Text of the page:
ENTERTAINMENT
December 16, 2014 | By Merilyn Jackson, For The Inquirer
It is not a stretch to recognize the similarities between hip-hop dance and Japanese butoh . As Rennie Harris said after the local premiere of Flash on Friday at the Painted Bride, both are forms of crisis and contradiction and grew from mid-20th-century historical and social contexts. Each seeks a new aesthetic. Master practitioners Harris and Michael Sakamoto have been exploring their genres for years - the moves and motives of what they do as a way to reflect on who they are now. They achieve some insights into themselves, how they relate to each other, and how their art forms engage with, mirror, and change each other - and maybe us. They explore their psyches through recorded interior monologues, dialogues, the languages of their inventive movement, even lullabies.
ENTERTAINMENT
December 13, 2014 | By Monica Peters, For The Inquirer
Check out a dance theater duet as the worlds of hip-hop and butoh meet Friday and Saturday during Flash at Painted Bride Art Center. The performance features dancers Rennie Harris and Michael Sakamoto. In the interdisciplinary show the artists communicate through dance and find commonalities and shared cultural experiences between African American and Japanese cultures. The multimedia show takes the audience on a journey with doses of humor; it also has remakes of pop, funk and hip-hop songs from "back in the day. " "Flash" featuring Rennie Harris and Michael Sakamoto, 8 p.m. Friday and Saturday at Painted Bride Art Center, 230 Vine St. Tickets are $25 in advance, $30 day of show.
SPORTS
December 9, 2014 | By Zach Berman, Inquirer Staff Writer
Josh Huff left the Eagles' 24-14 loss to the Seattle Seahawks with a hip injury. Huff said it was a bruise and did not believe it was serious. Huff finished with three kick returns for 93 yards, including a 46-yarder. He was the only player to leave the game Sunday with an injury. Tight end Trey Burton was inactive with a hamstring injury, leaving the Eagles without one of their top special-teams players. Jeff Maehl was active in Burton's place. The Eagles' other inactive players were quarterback Nick Foles, cornerback Roc Carmichael, defensive back Jaylen Watkins, offensive lineman Julian Vandervelde, offensive lineman Dennis Kelly, and defensive end Taylor Hart.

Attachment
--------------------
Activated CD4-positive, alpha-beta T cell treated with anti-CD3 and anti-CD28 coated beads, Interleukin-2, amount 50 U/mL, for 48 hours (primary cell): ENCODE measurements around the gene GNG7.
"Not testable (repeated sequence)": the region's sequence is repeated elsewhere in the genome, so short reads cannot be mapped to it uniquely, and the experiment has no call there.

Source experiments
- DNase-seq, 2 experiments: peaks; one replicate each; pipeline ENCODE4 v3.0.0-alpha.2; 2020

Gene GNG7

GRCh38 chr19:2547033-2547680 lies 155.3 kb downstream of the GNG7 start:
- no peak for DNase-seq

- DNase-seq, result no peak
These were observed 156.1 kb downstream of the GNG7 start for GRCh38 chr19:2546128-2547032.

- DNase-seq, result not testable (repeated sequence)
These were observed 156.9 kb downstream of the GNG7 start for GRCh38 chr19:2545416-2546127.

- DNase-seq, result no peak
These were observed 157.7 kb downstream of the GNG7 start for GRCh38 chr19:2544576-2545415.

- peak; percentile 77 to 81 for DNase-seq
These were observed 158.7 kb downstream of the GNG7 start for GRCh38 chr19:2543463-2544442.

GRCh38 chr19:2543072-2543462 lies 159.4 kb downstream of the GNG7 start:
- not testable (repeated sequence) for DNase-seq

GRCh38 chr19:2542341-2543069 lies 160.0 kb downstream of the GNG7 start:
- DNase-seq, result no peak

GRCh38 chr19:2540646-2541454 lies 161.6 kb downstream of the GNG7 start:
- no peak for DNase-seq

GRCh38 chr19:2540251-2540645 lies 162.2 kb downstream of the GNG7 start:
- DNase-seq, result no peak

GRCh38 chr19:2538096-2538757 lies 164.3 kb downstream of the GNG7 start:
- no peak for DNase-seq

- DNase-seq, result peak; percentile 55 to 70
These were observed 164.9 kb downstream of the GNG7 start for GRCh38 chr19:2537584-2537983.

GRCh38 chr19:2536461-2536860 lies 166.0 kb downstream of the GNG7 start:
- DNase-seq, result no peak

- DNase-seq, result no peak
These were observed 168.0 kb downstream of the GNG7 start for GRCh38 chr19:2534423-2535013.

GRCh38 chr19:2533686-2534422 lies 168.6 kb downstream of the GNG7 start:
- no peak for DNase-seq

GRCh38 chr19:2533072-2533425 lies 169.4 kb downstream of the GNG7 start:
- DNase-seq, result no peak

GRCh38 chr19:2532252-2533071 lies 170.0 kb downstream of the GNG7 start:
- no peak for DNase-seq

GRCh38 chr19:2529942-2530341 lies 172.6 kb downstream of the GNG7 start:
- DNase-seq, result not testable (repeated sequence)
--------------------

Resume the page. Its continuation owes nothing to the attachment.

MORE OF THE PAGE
BUSINESS
December 8, 2014 | By Diane Mastrull, Inquirer Staff Writer
Tom "Chico" Stafford is an imposing figure - both physically, at 5-foot-10, 240 pounds, and by what comes out of his mouth. He apologizes for cursing but says he gets frustrated with his African American community. What especially riles the 64-year-old serial entrepreneur are those who ask for handouts and those who allow money to define them. The latter has happened to hip-hop culture, Stafford said, with rappers whose lyrics degrade women and celebrate drugs and gross consumerism getting all the attention - and a good deal of sales.